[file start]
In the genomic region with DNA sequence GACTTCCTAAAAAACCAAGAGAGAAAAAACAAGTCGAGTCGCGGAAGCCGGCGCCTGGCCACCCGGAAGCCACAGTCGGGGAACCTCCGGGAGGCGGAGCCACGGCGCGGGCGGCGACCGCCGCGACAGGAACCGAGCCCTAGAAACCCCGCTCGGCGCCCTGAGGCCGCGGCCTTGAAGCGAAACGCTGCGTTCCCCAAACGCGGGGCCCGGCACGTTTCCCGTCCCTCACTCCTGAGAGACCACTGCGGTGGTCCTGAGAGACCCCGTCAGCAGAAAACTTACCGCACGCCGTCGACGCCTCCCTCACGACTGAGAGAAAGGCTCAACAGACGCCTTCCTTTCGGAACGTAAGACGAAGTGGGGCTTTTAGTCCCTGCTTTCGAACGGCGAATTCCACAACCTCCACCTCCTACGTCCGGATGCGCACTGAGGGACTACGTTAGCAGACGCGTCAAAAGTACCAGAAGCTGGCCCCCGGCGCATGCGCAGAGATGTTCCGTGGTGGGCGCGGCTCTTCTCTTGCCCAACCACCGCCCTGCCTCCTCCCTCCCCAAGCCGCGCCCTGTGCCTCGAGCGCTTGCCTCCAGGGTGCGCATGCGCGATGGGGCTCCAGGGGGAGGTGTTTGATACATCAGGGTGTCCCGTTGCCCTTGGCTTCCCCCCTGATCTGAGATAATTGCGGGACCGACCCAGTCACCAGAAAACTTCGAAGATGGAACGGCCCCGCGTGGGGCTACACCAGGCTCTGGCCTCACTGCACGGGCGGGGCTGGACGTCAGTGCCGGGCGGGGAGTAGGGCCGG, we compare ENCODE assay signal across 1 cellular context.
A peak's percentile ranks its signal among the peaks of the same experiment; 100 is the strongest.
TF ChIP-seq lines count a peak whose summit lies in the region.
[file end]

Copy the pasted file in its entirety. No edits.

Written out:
In the genomic region with DNA sequence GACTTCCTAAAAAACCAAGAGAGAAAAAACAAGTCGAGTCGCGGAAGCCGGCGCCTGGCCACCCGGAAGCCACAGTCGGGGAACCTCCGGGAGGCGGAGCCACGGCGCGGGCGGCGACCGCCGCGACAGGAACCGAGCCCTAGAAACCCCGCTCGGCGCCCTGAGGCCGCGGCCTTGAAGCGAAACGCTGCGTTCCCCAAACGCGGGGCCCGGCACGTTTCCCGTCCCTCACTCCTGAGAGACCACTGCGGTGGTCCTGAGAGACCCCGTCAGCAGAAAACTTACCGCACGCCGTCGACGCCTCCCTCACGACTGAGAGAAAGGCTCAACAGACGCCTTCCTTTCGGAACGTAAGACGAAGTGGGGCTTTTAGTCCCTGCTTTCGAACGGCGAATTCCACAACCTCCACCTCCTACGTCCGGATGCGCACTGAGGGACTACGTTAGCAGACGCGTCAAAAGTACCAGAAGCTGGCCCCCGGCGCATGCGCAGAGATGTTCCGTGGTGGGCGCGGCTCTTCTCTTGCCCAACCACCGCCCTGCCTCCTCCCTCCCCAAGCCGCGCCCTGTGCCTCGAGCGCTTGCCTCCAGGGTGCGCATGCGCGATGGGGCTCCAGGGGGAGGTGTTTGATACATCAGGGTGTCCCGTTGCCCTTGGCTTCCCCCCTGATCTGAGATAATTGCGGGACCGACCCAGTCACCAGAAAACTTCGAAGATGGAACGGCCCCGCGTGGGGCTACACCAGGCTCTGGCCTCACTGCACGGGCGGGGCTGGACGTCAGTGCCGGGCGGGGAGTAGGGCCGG, we compare ENCODE assay signal across 1 cellular context.
A peak's percentile ranks its signal among the peaks of the same experiment; 100 is the strongest.
TF ChIP-seq lines count a peak whose summit lies in the region.